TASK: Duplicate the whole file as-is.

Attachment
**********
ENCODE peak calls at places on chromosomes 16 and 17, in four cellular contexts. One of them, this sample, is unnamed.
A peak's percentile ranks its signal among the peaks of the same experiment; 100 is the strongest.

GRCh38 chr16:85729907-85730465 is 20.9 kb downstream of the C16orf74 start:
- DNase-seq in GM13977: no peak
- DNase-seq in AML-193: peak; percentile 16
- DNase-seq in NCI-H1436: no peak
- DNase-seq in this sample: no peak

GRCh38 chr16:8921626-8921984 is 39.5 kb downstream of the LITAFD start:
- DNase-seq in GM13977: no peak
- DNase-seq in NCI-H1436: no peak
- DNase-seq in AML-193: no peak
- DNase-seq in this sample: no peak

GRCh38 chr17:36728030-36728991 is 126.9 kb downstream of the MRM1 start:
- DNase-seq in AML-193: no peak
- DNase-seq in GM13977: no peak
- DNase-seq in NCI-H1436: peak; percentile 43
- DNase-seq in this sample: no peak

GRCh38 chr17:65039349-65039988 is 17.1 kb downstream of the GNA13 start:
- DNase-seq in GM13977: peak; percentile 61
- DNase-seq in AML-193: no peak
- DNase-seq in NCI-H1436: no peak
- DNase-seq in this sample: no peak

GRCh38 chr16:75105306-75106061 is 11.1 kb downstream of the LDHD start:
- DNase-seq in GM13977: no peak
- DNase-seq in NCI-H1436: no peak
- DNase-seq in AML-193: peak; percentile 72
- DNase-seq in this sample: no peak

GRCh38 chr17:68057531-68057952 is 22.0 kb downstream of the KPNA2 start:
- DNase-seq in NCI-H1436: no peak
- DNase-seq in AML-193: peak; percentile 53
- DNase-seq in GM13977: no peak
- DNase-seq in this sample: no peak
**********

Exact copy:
ENCODE peak calls at places on chromosomes 16 and 17, in four cellular contexts. One of them, this sample, is unnamed.
A peak's percentile ranks its signal among the peaks of the same experiment; 100 is the strongest.

GRCh38 chr16:85729907-85730465 is 20.9 kb downstream of the C16orf74 start:
- DNase-seq in GM13977: no peak
- DNase-seq in AML-193: peak; percentile 16
- DNase-seq in NCI-H1436: no peak
- DNase-seq in this sample: no peak

GRCh38 chr16:8921626-8921984 is 39.5 kb downstream of the LITAFD start:
- DNase-seq in GM13977: no peak
- DNase-seq in NCI-H1436: no peak
- DNase-seq in AML-193: no peak
- DNase-seq in this sample: no peak

GRCh38 chr17:36728030-36728991 is 126.9 kb downstream of the MRM1 start:
- DNase-seq in AML-193: no peak
- DNase-seq in GM13977: no peak
- DNase-seq in NCI-H1436: peak; percentile 43
- DNase-seq in this sample: no peak

GRCh38 chr17:65039349-65039988 is 17.1 kb downstream of the GNA13 start:
- DNase-seq in GM13977: peak; percentile 61
- DNase-seq in AML-193: no peak
- DNase-seq in NCI-H1436: no peak
- DNase-seq in this sample: no peak

GRCh38 chr16:75105306-75106061 is 11.1 kb downstream of the LDHD start:
- DNase-seq in GM13977: no peak
- DNase-seq in NCI-H1436: no peak
- DNase-seq in AML-193: peak; percentile 72
- DNase-seq in this sample: no peak

GRCh38 chr17:68057531-68057952 is 22.0 kb downstream of the KPNA2 start:
- DNase-seq in NCI-H1436: no peak
- DNase-seq in AML-193: peak; percentile 53
- DNase-seq in GM13977: no peak
- DNase-seq in this sample: no peak